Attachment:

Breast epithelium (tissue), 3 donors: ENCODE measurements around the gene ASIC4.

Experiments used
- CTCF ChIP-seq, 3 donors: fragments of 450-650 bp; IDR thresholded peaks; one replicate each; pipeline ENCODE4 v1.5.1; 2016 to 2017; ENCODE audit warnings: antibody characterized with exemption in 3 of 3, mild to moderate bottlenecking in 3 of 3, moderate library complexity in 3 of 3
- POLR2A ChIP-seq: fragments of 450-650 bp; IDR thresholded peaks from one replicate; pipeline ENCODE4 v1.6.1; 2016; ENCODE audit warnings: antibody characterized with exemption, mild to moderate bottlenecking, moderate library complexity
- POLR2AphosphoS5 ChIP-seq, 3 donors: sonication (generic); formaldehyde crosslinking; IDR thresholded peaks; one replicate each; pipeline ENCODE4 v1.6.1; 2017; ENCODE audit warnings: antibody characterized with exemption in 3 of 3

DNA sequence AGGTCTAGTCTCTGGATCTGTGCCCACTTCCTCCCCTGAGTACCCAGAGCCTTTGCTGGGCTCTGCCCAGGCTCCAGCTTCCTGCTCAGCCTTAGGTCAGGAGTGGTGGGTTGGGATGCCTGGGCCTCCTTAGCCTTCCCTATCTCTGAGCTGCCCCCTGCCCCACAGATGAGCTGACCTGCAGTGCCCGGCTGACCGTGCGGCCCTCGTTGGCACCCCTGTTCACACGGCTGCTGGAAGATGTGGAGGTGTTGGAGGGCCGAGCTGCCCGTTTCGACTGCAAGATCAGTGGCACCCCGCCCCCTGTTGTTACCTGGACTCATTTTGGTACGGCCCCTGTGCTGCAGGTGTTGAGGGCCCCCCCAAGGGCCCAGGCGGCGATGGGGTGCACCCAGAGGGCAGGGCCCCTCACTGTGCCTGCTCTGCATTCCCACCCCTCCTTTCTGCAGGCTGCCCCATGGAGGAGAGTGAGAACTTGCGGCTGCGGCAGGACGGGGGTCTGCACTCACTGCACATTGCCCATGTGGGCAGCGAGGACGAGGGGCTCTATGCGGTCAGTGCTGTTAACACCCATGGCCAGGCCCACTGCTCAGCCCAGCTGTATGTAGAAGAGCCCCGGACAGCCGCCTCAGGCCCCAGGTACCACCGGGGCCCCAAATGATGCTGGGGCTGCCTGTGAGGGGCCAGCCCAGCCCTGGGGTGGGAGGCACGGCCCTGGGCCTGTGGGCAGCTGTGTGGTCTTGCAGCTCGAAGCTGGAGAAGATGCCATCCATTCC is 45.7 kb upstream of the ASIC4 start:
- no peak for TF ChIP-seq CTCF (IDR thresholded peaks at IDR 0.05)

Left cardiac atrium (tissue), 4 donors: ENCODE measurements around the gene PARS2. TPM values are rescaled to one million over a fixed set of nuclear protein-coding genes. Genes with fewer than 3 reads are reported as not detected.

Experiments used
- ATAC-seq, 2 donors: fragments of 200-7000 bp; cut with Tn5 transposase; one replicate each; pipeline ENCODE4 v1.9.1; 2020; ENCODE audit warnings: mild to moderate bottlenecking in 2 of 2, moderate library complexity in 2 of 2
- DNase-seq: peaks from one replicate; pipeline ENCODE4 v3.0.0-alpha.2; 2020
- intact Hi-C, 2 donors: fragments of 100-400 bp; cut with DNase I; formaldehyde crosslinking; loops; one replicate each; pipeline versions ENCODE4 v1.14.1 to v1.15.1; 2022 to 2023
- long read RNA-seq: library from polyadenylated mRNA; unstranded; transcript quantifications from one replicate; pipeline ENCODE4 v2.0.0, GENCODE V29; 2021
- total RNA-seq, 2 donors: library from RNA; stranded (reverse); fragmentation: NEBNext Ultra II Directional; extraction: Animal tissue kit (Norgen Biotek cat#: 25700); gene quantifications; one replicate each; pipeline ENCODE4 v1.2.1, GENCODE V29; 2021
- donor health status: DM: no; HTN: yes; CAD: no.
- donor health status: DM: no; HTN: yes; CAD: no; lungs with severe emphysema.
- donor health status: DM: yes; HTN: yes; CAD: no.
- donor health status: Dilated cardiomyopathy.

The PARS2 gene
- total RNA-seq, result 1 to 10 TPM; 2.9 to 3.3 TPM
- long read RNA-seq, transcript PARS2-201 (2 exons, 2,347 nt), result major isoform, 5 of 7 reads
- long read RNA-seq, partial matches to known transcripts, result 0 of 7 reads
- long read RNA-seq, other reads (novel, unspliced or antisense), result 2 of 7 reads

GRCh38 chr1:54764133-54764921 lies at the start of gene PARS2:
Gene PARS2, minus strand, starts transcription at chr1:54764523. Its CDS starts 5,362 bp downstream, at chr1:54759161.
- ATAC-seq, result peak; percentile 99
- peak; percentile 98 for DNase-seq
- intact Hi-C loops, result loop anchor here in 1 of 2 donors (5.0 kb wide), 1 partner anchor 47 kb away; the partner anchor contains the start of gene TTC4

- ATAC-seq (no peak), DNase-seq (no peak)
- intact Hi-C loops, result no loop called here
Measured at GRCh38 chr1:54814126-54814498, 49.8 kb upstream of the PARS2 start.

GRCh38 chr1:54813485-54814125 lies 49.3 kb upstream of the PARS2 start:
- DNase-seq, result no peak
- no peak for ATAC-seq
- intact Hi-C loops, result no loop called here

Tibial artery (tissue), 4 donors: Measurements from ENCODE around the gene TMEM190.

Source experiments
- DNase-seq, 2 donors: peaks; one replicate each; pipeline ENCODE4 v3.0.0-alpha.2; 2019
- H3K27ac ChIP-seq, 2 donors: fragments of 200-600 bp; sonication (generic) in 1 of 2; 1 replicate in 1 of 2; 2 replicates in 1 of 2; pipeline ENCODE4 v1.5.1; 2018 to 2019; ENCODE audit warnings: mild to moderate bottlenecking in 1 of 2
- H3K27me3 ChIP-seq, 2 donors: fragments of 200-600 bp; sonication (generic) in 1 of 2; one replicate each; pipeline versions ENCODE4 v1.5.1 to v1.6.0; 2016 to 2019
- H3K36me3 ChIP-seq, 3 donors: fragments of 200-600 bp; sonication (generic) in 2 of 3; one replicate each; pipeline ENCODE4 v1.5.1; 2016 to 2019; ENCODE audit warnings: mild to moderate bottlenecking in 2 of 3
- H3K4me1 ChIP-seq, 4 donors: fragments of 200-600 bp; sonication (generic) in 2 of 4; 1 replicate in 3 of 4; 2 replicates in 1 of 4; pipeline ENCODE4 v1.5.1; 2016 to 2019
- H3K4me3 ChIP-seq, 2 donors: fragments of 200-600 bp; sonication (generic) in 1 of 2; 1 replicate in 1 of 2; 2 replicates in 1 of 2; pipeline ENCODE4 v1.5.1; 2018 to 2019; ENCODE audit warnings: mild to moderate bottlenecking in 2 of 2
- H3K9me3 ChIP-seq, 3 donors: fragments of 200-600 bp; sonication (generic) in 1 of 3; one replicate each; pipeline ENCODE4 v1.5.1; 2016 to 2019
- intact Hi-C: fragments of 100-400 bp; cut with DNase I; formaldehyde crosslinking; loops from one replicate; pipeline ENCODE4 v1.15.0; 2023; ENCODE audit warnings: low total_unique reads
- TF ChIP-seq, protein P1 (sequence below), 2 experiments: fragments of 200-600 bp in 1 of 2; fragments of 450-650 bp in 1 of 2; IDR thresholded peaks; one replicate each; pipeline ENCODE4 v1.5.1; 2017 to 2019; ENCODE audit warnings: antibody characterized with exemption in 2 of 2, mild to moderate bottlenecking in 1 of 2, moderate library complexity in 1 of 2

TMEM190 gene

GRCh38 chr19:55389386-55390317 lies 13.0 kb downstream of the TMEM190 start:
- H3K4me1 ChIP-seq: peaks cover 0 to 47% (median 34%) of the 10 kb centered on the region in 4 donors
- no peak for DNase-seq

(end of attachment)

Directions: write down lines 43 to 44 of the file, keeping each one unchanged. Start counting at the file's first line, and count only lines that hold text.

- H3K4me3 ChIP-seq, 2 donors: fragments of 200-600 bp; sonication (generic) in 1 of 2; 1 replicate in 1 of 2; 2 replicates in 1 of 2; pipeline ENCODE4 v1.5.1; 2018 to 2019; ENCODE audit warnings: mild to moderate bottlenecking in 2 of 2
- H3K9me3 ChIP-seq, 3 donors: fragments of 200-600 bp; sonication (generic) in 1 of 3; one replicate each; pipeline ENCODE4 v1.5.1; 2016 to 2019